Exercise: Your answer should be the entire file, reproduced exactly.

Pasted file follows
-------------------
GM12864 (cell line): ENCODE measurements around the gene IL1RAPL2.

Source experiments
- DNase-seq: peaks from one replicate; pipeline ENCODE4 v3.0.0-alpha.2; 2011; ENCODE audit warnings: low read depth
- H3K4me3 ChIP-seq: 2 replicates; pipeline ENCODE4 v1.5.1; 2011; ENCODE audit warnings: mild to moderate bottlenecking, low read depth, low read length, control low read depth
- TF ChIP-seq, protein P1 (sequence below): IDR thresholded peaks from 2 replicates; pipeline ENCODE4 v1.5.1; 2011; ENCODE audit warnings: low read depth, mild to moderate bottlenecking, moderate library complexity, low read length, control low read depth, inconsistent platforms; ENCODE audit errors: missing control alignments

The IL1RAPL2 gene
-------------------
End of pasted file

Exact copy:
GM12864 (cell line): ENCODE measurements around the gene IL1RAPL2.

Source experiments
- DNase-seq: peaks from one replicate; pipeline ENCODE4 v3.0.0-alpha.2; 2011; ENCODE audit warnings: low read depth
- H3K4me3 ChIP-seq: 2 replicates; pipeline ENCODE4 v1.5.1; 2011; ENCODE audit warnings: mild to moderate bottlenecking, low read depth, low read length, control low read depth
- TF ChIP-seq, protein P1 (sequence below): IDR thresholded peaks from 2 replicates; pipeline ENCODE4 v1.5.1; 2011; ENCODE audit warnings: low read depth, mild to moderate bottlenecking, moderate library complexity, low read length, control low read depth, inconsistent platforms; ENCODE audit errors: missing control alignments

The IL1RAPL2 gene